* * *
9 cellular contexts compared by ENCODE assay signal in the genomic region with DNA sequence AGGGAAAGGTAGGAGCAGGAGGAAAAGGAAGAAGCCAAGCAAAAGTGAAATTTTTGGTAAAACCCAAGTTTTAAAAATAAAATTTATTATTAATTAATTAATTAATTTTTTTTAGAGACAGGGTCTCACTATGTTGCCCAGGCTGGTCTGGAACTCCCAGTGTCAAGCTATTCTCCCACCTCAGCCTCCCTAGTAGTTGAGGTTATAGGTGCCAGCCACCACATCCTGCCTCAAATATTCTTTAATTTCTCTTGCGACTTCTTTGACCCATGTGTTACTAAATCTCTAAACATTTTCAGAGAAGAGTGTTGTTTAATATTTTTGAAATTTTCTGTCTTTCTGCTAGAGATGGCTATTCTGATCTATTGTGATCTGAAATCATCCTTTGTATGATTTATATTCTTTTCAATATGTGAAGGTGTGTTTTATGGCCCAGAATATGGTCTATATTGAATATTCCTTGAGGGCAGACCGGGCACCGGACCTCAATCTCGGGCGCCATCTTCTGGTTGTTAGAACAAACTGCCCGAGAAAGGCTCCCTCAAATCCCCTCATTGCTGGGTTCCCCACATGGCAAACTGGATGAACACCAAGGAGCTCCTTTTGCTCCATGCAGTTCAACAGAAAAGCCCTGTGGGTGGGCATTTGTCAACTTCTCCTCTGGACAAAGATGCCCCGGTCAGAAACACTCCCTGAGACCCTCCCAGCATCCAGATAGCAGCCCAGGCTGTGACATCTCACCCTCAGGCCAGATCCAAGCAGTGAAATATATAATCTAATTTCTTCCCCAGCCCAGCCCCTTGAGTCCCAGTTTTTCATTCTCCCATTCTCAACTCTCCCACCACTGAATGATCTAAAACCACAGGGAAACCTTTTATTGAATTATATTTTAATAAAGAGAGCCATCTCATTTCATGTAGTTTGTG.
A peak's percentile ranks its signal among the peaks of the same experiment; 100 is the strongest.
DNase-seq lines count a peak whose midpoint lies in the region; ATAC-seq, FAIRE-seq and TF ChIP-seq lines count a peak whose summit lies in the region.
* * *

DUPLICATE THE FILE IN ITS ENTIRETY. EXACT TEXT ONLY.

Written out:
9 cellular contexts compared by ENCODE assay signal in the genomic region with DNA sequence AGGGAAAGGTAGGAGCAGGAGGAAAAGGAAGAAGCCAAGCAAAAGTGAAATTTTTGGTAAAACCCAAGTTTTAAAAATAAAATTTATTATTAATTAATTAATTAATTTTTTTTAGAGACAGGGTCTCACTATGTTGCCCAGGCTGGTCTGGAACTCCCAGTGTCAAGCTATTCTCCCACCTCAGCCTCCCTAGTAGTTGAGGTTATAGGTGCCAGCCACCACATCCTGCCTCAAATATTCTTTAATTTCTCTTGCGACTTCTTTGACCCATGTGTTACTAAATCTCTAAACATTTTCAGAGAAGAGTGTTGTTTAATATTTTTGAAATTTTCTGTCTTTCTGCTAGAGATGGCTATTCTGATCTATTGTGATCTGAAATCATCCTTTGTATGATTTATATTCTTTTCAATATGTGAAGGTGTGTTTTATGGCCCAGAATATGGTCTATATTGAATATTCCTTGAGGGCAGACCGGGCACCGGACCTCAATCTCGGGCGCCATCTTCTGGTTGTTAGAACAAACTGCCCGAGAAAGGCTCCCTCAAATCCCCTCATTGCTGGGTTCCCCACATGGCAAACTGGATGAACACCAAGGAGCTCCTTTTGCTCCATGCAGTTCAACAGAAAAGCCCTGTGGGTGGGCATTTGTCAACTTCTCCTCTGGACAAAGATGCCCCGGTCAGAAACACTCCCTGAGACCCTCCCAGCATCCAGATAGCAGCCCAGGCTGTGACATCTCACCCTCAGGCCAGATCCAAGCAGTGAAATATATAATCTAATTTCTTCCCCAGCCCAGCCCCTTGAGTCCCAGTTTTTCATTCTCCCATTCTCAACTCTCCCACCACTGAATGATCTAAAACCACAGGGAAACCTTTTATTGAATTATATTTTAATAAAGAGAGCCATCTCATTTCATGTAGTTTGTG.
A peak's percentile ranks its signal among the peaks of the same experiment; 100 is the strongest.
DNase-seq lines count a peak whose midpoint lies in the region; ATAC-seq, FAIRE-seq and TF ChIP-seq lines count a peak whose summit lies in the region.